PLAGIARISM Created by Mark Feder http://pandemiclabs.com/pandemicblog/2008/03/the-issue-of-plagiarism-in-social-media/ #1
Plagiarism #2 What is plagiarism? Wikipedia defines it as: “ the unauthorized use or close imitation of the language and thoughts of another author and the representation of them as one's own original work” * * http:// en.wikipedia.org/wiki/Plagiarism Wikipedia then goes on to say: “ In the academic world, plagiarism by students is a very serious offense that can result in punishments such as a failing grade on the particular assignment (typically at the high school level) or for the course (typically at the college or university level). For cases of repeated plagiarism, or for cases in which a student commits severe plagiarism (e.g., submitting a copied article as his or her own work), a student may be suspended or expelled.”*
Plagiarism Some of the forms that plagiarism can take are described in www.plagiarism.org / #3
All of the following are considered plagiarism:
turning in someone else's work as your own
copying words or ideas from someone else without giving credit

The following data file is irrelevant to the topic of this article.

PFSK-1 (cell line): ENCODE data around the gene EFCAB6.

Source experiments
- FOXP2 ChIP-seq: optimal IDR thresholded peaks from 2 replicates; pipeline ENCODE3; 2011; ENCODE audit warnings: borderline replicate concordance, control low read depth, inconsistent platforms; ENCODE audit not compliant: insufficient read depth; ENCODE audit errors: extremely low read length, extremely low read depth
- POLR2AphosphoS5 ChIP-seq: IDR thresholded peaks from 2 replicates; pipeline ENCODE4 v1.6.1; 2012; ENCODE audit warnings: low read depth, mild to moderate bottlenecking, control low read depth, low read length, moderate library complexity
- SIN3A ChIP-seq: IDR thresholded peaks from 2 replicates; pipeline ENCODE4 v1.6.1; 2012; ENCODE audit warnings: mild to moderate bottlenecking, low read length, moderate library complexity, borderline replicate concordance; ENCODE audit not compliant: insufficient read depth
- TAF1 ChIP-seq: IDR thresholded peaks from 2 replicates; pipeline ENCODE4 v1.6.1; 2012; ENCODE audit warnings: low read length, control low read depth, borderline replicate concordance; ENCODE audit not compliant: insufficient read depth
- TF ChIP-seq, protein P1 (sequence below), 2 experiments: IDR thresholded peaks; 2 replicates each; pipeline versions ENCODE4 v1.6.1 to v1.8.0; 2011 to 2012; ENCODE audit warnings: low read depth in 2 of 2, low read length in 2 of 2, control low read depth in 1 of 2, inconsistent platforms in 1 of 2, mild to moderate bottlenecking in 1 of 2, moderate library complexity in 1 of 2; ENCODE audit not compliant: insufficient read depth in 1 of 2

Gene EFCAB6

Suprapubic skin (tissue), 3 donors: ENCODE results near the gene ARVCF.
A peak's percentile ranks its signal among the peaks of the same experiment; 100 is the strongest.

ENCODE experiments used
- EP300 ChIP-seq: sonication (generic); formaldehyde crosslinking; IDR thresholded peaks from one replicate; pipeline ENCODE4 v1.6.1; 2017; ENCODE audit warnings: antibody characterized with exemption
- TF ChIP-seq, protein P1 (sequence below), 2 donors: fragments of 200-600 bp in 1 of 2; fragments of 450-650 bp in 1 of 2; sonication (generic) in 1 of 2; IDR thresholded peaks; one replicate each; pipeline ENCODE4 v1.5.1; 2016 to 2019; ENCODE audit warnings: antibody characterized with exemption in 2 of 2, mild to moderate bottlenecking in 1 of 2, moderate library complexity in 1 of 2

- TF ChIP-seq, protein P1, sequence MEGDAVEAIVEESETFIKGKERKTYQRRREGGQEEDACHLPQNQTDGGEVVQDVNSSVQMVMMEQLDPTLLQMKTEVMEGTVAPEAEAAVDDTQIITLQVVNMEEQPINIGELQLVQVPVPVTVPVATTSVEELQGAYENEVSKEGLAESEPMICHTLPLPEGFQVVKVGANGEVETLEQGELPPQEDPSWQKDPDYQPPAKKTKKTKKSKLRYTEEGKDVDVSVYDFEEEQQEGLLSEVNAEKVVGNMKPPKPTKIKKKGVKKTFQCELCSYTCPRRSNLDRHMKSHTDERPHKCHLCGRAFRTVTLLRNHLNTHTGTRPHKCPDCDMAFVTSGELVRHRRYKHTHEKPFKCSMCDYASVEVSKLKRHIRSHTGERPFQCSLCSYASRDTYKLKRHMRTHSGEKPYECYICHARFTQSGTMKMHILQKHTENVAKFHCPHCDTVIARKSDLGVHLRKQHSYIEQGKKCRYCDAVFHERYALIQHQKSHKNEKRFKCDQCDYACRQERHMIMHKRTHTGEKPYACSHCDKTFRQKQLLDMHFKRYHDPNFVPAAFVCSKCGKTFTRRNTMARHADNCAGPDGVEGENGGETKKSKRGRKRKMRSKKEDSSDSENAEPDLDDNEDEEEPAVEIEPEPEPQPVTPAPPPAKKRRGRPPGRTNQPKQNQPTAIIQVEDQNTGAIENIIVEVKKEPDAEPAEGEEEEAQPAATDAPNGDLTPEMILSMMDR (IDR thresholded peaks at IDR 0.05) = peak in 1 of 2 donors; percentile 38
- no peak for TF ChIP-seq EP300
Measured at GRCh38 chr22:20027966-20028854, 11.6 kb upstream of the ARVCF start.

failing to put a quotation in quotation marks
giving incorrect information about the source of a quotation
changing words but copying the sentence structure of a source without giving credit
copying so many words or ideas from a source that it makes up the majority of your work, whether you give credit or not (see our section on "fair use" rules)*
Plagiarism A Google search for plagiarism turns up 9,260,000 entries and the Internet is full of sites that attempt to help teachers detect and prevent student plagiarism. Here are a few: http://owl.english.purdue.edu/owl/resource/589/01/ http:// www.plagiarized.com / http://www.doccop.com/ http:// www.plagiarism.com/self.detect.htm #4 All of us who have taught writing have encountered plagiarism issues and made efforts both to detect and eliminate plagiarism in student writing. Plagiarism is discussed at staff meetings and addressed in Classroom Contributions.
Plagiarism Cases of plagiarism in academia as well as the real world make the front pages of newspapers as these headlines show: Two Students Kicked off Semester at Sea for Plagiarism Herald sports columnist John Sleeper resigns over plagiarism Cartoonist Loses Freelance Job After Plagiarism Allegation McCain faces accusations of Wikipedia plagiarism #5
Plagiarism Virtually every university has a statement or policy on plagiarism, attesting to the prevalence of the problem. #6 Illinois State University Duke University University of Pennsylvania University of Glasgow